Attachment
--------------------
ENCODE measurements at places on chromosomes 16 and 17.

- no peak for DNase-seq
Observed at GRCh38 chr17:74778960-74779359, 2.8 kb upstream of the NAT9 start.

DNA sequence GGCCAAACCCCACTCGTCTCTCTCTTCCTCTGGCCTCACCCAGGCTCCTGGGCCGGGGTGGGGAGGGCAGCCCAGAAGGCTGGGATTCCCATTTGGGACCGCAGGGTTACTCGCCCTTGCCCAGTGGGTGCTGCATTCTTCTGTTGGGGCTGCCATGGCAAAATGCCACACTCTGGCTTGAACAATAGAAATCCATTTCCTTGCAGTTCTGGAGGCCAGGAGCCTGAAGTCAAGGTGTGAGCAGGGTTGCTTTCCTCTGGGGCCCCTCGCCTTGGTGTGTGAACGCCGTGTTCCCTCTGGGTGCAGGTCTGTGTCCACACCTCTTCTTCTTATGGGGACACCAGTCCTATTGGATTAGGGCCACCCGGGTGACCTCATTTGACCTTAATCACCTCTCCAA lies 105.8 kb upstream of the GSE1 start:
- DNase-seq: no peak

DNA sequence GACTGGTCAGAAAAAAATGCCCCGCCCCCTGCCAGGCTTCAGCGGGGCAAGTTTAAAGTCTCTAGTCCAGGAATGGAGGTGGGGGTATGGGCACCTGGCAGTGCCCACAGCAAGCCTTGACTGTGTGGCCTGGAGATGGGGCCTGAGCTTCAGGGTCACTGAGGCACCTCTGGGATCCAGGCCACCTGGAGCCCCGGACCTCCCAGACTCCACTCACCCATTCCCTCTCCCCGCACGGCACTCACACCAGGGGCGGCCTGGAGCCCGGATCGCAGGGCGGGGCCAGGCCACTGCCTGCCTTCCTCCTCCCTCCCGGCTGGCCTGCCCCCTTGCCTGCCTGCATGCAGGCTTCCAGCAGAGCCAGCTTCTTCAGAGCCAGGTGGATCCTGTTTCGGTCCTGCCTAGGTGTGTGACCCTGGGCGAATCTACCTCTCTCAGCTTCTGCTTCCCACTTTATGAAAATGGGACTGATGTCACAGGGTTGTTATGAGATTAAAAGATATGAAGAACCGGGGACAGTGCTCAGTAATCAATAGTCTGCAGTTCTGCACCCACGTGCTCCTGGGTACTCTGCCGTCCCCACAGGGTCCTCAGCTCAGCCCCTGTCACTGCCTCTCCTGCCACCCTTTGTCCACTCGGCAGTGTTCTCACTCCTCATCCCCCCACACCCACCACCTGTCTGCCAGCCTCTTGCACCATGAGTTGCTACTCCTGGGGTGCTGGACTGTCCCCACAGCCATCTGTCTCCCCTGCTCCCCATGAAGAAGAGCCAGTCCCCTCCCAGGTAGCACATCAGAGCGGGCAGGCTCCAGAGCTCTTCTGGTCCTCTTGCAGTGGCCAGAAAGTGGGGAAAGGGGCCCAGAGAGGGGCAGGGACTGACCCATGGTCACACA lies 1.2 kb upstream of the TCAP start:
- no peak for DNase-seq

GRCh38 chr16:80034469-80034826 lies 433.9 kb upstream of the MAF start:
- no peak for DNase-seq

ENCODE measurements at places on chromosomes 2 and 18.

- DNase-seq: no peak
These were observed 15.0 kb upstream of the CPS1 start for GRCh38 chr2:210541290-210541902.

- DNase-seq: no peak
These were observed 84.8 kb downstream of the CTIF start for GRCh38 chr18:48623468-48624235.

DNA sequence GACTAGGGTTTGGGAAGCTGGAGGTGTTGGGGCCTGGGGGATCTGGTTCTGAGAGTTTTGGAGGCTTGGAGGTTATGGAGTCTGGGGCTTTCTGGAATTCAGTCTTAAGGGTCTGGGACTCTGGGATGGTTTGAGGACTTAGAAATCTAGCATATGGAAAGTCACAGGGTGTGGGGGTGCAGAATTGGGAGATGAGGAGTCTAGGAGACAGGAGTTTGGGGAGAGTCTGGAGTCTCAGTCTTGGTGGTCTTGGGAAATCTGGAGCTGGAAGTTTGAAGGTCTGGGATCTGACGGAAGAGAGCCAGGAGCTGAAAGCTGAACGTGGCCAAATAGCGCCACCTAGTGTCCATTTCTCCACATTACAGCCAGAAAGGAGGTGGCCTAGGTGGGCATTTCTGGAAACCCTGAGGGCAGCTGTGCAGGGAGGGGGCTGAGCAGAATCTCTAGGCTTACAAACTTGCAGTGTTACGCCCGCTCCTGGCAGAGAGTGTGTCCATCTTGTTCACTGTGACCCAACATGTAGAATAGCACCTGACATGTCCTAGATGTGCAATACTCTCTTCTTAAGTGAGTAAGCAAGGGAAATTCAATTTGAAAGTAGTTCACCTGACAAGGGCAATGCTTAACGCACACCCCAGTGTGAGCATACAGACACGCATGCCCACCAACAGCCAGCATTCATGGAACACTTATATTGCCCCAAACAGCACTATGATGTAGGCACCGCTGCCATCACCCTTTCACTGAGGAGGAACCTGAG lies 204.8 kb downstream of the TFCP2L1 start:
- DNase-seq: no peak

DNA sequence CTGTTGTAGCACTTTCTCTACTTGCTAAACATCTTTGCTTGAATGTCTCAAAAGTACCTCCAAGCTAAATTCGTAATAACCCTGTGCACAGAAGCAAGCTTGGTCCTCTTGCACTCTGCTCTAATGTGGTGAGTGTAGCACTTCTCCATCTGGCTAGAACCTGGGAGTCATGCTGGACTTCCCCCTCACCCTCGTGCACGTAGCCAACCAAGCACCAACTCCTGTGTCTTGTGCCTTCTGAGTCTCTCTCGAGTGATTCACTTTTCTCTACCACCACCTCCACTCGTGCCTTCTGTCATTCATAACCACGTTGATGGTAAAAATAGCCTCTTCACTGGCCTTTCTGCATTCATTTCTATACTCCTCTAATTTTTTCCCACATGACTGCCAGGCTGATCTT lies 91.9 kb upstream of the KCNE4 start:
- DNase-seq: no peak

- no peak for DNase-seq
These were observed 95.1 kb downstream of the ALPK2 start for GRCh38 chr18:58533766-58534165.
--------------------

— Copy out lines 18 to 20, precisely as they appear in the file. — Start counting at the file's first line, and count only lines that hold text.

- DNase-seq: no peak

- no peak for DNase-seq
These were observed 95.1 kb downstream of the ALPK2 start for GRCh38 chr18:58533766-58534165.